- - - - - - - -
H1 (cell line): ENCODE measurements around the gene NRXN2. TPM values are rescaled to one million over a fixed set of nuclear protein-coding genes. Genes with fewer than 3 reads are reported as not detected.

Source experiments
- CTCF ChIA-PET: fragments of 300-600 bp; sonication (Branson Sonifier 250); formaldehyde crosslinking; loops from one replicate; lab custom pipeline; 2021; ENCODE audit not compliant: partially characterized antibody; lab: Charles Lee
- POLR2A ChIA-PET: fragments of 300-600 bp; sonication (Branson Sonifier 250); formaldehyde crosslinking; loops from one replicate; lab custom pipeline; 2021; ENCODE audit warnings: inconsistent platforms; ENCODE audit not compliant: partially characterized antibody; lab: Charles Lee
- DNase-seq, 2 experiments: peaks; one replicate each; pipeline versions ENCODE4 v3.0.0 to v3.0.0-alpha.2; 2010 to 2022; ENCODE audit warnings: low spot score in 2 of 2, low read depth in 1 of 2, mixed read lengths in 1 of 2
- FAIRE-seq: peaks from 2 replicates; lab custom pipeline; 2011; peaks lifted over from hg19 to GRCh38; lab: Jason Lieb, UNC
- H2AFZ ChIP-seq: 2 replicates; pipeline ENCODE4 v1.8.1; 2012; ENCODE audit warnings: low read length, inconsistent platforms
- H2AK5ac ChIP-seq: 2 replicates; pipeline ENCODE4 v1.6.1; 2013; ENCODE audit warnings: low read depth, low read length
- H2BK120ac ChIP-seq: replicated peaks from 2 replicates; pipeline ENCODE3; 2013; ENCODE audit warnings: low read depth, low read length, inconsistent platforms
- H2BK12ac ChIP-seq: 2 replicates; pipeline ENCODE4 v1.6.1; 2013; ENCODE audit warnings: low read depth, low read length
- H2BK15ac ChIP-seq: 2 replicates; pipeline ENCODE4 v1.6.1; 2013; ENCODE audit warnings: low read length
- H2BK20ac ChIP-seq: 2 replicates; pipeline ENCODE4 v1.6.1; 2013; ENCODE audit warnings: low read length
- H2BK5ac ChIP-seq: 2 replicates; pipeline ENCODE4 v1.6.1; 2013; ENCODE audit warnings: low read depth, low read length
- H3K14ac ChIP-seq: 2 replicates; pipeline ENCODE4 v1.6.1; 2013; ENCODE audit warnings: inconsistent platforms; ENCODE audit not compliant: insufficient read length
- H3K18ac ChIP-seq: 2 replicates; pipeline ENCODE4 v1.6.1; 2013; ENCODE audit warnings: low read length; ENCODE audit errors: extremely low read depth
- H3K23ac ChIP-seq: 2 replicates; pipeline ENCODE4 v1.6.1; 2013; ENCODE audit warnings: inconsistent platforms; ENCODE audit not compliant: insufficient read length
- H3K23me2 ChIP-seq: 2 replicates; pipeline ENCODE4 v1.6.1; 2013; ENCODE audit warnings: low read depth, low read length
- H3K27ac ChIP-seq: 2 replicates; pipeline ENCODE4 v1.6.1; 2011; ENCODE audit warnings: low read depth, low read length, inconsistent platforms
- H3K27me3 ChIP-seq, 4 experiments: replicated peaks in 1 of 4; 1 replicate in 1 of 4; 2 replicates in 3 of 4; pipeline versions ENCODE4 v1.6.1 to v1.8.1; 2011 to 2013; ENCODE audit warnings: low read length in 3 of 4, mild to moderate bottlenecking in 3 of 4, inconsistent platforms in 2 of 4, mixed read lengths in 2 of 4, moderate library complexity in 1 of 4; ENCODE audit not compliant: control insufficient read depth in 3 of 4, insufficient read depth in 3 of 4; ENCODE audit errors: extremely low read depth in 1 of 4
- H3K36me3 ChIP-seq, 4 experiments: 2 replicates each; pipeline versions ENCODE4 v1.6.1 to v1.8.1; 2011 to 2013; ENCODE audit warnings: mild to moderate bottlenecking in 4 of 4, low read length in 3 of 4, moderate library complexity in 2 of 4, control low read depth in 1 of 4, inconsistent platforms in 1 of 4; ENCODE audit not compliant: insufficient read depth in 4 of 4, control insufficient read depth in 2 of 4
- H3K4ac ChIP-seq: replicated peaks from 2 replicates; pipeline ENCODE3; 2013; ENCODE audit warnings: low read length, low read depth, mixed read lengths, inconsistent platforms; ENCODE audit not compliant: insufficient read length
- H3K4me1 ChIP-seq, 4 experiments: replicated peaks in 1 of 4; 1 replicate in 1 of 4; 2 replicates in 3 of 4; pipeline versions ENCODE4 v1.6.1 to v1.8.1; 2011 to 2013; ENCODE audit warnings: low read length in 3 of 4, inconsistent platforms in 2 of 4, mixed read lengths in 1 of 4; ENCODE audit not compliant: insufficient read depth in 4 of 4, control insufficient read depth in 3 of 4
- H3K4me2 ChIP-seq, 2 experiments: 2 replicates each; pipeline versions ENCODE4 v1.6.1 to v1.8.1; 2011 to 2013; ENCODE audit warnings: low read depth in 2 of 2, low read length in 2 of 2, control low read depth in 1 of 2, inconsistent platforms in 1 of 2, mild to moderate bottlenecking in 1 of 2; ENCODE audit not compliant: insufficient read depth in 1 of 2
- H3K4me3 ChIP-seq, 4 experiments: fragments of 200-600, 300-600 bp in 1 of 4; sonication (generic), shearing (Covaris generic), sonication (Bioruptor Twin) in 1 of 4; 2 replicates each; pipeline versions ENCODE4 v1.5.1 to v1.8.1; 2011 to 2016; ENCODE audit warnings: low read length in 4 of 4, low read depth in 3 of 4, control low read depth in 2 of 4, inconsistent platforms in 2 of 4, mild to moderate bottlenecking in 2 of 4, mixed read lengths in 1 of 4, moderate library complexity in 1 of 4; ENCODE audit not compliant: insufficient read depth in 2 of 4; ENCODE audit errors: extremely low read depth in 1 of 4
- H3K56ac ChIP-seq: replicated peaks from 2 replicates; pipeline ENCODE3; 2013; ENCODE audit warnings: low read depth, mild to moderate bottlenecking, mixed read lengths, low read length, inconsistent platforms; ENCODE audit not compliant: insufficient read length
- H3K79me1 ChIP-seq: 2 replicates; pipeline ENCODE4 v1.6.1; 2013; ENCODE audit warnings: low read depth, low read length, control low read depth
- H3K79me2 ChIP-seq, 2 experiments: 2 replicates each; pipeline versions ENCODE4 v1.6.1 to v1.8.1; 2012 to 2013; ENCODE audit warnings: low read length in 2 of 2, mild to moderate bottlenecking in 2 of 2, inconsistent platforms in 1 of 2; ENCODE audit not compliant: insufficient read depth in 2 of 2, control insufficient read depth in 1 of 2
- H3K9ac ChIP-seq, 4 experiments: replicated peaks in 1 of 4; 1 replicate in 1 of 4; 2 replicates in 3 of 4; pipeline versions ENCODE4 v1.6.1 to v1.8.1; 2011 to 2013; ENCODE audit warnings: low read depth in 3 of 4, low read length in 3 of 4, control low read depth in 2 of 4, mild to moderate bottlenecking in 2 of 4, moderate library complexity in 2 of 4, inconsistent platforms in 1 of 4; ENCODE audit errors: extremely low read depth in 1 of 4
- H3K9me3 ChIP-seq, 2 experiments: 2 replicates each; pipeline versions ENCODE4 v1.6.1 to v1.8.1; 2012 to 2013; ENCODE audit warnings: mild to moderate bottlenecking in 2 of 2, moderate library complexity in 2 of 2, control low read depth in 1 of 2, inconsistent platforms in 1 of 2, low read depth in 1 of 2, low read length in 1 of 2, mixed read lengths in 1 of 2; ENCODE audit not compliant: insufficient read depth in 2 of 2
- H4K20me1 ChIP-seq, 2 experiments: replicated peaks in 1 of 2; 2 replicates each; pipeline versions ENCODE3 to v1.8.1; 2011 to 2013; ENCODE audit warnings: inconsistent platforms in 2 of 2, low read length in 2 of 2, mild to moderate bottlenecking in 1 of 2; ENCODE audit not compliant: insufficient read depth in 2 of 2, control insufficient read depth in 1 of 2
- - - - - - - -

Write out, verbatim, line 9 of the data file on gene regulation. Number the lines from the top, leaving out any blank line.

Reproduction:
- H2BK120ac ChIP-seq: replicated peaks from 2 replicates; pipeline ENCODE3; 2013; ENCODE audit warnings: low read depth, low read length, inconsistent platforms